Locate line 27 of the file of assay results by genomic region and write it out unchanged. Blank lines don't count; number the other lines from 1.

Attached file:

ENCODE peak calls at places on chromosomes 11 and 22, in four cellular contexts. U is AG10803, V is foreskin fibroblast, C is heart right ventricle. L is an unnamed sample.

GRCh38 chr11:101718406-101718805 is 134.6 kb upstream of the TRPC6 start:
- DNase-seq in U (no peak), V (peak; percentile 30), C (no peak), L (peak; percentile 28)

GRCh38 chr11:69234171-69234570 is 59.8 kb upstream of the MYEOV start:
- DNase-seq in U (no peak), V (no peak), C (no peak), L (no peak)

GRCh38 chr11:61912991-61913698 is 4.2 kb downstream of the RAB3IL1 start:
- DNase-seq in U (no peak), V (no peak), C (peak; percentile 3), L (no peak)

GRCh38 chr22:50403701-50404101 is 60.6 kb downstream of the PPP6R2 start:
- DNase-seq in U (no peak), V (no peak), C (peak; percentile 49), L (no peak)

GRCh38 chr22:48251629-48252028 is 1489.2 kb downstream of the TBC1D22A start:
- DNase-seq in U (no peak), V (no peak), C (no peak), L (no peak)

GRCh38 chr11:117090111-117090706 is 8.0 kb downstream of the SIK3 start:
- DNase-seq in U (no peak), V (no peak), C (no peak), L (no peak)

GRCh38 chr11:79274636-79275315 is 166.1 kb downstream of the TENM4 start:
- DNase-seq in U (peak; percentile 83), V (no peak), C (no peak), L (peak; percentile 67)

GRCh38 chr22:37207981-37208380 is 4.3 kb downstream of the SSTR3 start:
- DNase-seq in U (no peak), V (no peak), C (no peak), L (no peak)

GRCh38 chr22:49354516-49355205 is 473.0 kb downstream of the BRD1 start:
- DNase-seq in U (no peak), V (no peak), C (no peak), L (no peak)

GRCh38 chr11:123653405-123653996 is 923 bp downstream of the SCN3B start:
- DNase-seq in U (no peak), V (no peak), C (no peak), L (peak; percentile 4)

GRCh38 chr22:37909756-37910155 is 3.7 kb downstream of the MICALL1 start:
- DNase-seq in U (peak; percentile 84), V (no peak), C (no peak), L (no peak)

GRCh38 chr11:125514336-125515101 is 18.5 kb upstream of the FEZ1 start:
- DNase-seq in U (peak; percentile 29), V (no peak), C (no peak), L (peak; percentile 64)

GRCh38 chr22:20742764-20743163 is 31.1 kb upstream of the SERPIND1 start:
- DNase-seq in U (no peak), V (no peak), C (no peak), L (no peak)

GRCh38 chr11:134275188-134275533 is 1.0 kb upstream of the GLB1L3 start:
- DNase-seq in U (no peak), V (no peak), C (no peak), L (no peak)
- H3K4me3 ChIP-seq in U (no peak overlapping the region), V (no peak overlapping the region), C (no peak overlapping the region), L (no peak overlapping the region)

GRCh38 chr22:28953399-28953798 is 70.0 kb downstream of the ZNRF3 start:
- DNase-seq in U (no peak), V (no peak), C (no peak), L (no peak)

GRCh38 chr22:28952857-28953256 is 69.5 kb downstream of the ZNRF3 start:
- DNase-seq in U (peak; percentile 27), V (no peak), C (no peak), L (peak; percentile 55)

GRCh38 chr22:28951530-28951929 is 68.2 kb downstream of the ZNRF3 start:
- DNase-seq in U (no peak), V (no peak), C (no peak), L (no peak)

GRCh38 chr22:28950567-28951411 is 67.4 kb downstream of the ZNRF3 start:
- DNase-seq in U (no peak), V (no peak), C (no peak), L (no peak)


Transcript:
- DNase-seq in U (no peak), V (no peak), C (no peak), L (no peak)